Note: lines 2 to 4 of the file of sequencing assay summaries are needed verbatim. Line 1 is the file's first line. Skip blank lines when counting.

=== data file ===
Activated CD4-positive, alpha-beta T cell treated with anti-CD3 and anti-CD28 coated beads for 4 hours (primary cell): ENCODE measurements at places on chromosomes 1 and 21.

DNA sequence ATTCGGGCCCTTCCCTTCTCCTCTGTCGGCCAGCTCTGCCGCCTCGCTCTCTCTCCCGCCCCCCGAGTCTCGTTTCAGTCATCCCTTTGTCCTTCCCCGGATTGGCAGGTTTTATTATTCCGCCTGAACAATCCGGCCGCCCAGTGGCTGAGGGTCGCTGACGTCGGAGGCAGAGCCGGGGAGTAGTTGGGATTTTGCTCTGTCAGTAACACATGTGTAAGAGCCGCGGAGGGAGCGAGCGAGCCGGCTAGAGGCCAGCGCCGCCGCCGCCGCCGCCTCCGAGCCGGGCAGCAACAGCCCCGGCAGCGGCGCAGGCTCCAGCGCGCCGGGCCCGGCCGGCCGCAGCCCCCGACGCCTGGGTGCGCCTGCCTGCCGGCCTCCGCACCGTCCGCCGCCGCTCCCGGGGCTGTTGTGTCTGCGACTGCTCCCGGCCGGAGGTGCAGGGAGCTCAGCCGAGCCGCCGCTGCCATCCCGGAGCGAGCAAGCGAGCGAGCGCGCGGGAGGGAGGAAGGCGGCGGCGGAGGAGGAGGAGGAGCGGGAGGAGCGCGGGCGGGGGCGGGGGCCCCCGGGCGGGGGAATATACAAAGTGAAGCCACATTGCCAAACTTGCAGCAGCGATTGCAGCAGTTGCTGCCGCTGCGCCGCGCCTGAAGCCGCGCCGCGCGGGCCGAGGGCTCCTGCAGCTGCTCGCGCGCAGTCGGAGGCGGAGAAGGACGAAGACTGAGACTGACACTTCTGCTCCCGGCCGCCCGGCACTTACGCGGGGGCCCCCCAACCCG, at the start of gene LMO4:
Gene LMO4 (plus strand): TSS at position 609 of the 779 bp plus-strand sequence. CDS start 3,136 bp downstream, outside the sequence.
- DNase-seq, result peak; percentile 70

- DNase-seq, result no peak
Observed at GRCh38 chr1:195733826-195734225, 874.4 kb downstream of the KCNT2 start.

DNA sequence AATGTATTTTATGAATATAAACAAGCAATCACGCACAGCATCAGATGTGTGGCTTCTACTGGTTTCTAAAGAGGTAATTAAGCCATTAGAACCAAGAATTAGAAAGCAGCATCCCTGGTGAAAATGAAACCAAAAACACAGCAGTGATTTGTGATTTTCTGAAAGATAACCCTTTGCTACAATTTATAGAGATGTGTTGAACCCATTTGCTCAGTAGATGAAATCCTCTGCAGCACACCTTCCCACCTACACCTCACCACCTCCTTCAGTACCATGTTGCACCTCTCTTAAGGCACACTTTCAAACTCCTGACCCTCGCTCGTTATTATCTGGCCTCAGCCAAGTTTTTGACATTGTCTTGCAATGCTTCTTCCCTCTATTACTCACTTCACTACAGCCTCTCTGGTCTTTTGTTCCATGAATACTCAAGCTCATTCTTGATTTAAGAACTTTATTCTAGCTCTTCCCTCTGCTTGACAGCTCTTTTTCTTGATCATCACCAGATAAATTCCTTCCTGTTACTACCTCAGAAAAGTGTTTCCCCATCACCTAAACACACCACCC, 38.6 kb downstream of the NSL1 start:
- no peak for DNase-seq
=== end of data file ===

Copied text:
DNA sequence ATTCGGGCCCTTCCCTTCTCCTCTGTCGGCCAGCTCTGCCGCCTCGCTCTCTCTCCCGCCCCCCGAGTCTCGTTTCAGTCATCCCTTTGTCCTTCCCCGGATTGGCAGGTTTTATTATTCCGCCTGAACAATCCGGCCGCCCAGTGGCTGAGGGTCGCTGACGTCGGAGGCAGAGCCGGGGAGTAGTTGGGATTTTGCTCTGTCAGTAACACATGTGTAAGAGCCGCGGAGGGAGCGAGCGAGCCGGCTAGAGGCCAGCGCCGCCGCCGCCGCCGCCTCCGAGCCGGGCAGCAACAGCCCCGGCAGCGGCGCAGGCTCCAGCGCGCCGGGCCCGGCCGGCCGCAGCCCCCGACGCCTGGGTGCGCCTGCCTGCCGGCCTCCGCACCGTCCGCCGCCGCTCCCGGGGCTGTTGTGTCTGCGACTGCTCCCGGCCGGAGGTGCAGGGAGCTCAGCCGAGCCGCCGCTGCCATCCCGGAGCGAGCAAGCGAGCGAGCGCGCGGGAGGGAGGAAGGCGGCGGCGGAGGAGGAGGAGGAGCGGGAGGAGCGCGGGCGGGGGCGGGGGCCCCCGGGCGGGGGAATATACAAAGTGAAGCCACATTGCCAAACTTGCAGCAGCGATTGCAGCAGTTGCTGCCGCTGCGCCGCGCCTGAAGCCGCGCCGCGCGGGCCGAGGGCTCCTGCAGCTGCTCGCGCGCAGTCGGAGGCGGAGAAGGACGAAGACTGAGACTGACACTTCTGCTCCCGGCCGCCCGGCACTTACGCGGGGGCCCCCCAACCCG, at the start of gene LMO4:
Gene LMO4 (plus strand): TSS at position 609 of the 779 bp plus-strand sequence. CDS start 3,136 bp downstream, outside the sequence.
- DNase-seq, result peak; percentile 70